Culture Magazine

Coachella + The Lumineers

By Modernartandstyle @modernartstyle

Spread out over two long weekends (April 12th-14th and April 19th-21st) the festival brought some of the most compelling rock, pop, hip hop and electronic music from around the world to play for fans willing to make the music lovers’ Hajj to Indio, California. The festival was marked with surprise guest appearances, upstart acts outplaying the headliners, bewilderingly wonderful interactive art projects, and the best acts around — all happening in a gorgeous desert landscape.


I came across this Lumineers’ performance from this year’s Coachella. It’s folksy essence fits in perfectly with what most outsiders believe the aesthetic of the festival to be. I think it best embodies the spirit of the concert’s audience. Young, a bit quirky, just a tad outside of mainstream which means it’s popular enough to garner success but cool enough to appeal to the hipsters.

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As the camera pans and zooms over the large crowd, it got me to thinking about  a column by Bob Leftwitz on Coachella. It’s a great read in its entirety, but I’ll point out two paragraphs that I think goes to the heart of the experience.

1. Be on the cutting edge. The reason Coachella is the granddaddy of U.S. festivals is because it was first. Its promoters took a risk. Want to succeed in today’s world? Take chances! Only one problem, if you take the road less travelled, you’re gonna hit roadblocks. Even the audience may not be up to speed. Yes, it took years for Coachella’s audience to catch up with it. And now it’s running on that good will, especially this year, with lame headliners that wouldn’t draw this crowd anywhere else. Also, unlike Bonnaroo, Coachella didn’t try to recreate Woodstock. Very few people like to camp in the mud. Provide that option, but don’t emphasize it. You want to stay in a hotel or condo, very few like to rough it. And Coachella/Palm Springs has a built-in lodging infrastructure. Give ultimate credit to the refashioned Lollapalooza, which realized that you could bring the mountain to Mohammed, instead of forcing everybody to jet to the middle of nowhere, you could get them to come to you. Lollapalooza also succeeded by plunking itself in an underserved market. People love the coasts and ignore the heartland, where the people are just as hip as they are by the ocean, as a result of the Internet and cable TV.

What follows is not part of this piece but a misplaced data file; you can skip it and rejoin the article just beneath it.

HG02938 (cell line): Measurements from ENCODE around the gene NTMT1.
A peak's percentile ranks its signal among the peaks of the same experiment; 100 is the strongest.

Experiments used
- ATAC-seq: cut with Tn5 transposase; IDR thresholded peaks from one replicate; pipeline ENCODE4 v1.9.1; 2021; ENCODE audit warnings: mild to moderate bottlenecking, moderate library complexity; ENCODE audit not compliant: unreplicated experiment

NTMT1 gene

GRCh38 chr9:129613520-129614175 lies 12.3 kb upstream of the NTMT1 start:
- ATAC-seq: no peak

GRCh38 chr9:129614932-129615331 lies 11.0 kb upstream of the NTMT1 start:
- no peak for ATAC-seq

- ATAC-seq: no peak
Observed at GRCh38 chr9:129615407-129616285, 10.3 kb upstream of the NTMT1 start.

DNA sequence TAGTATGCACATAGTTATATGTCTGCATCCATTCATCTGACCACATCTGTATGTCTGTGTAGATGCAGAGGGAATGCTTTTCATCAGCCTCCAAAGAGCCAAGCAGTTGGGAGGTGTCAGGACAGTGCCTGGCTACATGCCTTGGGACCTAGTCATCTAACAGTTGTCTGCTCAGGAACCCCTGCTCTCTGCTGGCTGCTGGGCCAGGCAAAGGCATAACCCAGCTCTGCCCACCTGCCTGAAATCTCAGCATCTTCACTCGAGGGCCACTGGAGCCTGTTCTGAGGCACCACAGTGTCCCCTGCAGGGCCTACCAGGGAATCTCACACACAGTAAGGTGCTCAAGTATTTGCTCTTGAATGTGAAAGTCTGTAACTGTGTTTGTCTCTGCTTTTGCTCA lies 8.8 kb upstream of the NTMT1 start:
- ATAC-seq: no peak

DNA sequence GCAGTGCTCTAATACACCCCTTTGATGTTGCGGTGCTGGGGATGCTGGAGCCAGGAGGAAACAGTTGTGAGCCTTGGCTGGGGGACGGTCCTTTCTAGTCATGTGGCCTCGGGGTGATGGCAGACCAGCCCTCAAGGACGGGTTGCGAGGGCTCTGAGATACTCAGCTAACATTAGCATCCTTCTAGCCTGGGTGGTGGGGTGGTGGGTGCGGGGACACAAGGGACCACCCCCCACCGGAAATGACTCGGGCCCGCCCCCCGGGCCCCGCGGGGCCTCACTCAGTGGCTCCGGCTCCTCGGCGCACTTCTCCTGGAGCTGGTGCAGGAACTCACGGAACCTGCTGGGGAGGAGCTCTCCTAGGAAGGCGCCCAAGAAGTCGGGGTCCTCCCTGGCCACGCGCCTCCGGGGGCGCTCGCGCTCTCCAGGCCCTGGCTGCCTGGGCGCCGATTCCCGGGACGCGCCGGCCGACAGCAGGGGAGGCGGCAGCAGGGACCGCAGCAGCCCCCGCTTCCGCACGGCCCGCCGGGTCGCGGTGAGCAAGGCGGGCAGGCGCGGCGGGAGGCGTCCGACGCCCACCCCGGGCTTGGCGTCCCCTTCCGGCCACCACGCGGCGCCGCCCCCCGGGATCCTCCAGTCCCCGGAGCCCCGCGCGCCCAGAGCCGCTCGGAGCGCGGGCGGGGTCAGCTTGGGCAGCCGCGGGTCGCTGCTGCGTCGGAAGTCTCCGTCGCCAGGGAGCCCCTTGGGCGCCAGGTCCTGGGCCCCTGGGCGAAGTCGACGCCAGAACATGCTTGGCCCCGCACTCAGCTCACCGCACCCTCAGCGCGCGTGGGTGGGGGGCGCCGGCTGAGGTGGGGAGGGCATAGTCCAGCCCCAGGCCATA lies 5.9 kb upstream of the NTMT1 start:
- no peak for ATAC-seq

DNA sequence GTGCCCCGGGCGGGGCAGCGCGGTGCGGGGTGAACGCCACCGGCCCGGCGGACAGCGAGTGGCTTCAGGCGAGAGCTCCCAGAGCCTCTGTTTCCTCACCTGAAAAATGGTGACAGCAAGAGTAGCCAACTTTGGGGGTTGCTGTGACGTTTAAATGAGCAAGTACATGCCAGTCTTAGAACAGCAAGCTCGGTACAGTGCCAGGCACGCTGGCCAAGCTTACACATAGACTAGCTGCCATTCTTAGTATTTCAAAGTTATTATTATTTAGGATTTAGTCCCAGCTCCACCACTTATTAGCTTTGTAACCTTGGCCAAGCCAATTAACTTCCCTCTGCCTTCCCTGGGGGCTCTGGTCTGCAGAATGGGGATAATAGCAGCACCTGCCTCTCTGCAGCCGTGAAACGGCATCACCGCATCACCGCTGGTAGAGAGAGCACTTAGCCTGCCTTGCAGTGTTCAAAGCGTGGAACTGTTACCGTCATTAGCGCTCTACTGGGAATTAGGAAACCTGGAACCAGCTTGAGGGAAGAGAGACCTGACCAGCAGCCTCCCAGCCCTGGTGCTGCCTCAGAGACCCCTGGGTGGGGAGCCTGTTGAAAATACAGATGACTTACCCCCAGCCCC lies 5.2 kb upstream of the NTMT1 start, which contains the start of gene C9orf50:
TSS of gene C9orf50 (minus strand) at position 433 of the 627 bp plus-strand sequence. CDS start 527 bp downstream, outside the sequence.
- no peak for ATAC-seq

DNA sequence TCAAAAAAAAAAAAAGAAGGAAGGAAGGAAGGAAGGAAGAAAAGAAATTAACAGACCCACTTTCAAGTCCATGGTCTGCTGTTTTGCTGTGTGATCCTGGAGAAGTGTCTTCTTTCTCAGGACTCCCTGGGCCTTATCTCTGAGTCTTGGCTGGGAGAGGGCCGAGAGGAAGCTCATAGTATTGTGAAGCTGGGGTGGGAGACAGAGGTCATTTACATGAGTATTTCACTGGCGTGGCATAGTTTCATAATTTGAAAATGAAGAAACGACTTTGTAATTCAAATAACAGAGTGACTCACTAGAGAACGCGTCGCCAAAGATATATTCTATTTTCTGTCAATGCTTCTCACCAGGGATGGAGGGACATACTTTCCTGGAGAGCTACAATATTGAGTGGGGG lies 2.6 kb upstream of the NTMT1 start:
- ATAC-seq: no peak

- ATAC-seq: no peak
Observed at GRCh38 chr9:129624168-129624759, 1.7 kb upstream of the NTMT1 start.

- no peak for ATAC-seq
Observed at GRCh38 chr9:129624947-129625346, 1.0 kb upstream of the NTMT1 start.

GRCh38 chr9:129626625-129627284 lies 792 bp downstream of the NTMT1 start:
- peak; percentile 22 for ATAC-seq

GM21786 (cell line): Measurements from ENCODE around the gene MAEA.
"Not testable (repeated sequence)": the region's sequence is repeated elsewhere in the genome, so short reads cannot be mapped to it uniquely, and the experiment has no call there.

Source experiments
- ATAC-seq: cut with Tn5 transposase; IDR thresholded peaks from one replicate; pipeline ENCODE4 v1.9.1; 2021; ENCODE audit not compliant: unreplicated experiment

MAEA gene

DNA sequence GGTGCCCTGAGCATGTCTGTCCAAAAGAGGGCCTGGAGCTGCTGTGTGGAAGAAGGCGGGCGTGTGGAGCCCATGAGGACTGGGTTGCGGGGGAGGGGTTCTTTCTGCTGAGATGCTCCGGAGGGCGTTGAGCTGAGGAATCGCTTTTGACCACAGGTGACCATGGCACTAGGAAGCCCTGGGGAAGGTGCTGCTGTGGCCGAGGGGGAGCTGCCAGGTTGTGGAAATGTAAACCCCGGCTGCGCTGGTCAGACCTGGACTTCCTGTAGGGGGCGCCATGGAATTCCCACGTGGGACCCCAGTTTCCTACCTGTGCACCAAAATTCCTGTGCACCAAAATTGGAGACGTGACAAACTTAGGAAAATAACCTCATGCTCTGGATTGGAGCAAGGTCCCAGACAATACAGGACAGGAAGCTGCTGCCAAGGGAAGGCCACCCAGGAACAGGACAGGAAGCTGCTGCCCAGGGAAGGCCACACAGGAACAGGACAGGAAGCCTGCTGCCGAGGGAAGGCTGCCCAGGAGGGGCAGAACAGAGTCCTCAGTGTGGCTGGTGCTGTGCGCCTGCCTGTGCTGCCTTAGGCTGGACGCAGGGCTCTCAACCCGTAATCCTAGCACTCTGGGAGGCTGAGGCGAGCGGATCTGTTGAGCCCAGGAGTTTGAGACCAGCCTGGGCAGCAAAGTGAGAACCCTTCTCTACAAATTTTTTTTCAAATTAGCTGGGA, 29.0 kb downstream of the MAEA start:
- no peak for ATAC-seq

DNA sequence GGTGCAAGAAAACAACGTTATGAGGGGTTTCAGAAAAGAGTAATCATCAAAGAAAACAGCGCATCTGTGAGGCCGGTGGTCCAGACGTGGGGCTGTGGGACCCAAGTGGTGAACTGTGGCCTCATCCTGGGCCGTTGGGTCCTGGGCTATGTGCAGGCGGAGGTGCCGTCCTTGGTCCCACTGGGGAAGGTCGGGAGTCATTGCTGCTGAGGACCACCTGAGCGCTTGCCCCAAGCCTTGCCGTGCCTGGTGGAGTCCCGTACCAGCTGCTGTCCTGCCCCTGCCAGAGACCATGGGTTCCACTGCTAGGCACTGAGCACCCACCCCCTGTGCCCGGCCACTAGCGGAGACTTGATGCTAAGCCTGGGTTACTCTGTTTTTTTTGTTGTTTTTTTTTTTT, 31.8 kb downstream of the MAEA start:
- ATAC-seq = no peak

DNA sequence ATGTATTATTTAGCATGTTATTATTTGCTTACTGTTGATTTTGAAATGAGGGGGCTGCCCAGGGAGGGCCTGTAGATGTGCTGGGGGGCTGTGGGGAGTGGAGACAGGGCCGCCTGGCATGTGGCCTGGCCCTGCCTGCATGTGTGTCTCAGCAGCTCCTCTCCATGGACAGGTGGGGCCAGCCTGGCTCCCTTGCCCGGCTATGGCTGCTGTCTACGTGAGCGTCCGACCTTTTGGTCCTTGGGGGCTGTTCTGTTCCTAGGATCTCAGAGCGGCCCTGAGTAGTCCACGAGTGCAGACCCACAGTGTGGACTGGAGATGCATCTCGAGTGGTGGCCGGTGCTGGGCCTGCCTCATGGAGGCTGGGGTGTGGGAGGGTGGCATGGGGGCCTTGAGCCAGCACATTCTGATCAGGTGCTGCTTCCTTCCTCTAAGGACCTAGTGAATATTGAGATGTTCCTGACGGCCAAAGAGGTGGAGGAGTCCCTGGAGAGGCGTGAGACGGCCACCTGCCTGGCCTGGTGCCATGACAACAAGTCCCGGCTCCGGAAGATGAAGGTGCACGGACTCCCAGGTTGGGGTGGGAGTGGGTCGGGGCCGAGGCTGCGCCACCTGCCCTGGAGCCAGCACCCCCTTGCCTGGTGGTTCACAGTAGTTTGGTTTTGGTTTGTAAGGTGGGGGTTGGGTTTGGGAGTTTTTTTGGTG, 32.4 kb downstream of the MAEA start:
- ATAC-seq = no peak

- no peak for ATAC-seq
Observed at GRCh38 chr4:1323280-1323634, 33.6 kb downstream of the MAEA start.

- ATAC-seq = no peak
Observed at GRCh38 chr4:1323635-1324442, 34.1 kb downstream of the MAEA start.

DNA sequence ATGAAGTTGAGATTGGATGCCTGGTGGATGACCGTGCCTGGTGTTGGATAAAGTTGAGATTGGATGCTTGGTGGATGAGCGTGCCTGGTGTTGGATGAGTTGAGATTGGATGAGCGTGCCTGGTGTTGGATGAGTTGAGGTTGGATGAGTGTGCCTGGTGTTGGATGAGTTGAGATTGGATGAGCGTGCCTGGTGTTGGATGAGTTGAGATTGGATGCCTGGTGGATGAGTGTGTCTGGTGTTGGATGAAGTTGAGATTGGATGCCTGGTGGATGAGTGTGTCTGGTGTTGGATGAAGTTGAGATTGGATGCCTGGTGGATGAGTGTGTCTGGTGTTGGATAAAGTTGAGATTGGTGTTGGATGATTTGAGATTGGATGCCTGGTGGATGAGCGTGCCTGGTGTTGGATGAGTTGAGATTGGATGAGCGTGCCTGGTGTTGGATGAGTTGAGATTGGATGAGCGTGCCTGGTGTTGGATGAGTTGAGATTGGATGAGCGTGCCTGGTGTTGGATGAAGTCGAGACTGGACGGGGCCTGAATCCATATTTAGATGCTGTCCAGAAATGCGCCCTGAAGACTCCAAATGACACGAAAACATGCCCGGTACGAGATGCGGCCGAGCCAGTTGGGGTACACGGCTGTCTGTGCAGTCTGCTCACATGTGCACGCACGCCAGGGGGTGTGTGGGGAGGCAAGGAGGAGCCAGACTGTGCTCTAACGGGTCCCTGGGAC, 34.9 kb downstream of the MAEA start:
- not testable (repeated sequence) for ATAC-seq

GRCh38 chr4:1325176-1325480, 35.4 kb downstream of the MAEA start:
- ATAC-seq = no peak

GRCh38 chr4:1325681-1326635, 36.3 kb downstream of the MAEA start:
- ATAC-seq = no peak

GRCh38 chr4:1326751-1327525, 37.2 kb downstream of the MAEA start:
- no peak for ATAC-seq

5. Don’t believe anything you read about Coachella. A movie could possibly capture it. But no one writing for a newspaper or magazine gets it. It’s not about the music! It’s not about who was good and bad, it’s about the AUDIENCE! The girl who was too high and kept falling down while dancing… It’s about the stories, not the tunes, months later telling all your buds what you saw. If you think it’s about saying how good x or y band was, unless it was a deejay, you grew up in the Fillmore and don’t understand today’s culture whatsoever. Coachella is where you drive your own car (hell, did Daddy buy you your own automobile in the sixties, OF COURSE NOT!), to a pre-approved place where your parents have no idea what’s going on. It’s like summer camp without counselors. Where you spread your wings and fly for the very first time. Come on, who other than youngsters wants to walk around in ninety plus degree heat with no shade other than in tents where you’re so close to other people you can smell their b.o?

Bob Lefsetz

And to further hit that note of cynicism, this article by Todd Martens questions the identity of a maturing Coachella brand:

… But Coachella is so far from unpredictable these days that entering the Empire Polo Grounds where the 14-year-old festival takes place can almost feel like entering a protective bubble. It hosted 180,000 attendees over its two weekends, yet badge holders who arrived for the second run of the event Friday were greeted with everything but the unexpected.

When Coachella began more than a decade ago, the festival was not only more affordable than its current $379 weekend-pass-only incarnation, but it was something of a statement. It was proof that underground dance and independent music could draw thousands and had an audience that was underserved. It was also proof that risks paid off.

PHOTOS: Desert Chic | Week 2 highlights

But as the geek has become the mainstream, Coachella promoter Goldenvoice finds itself trying to have it both ways. The company, once an independent L.A. upstart that is now owned by AEG, is trying to cater to a more mainstream crowd while also trying to maintain the curatorial nature that adventurous music fans demand.

LA Times

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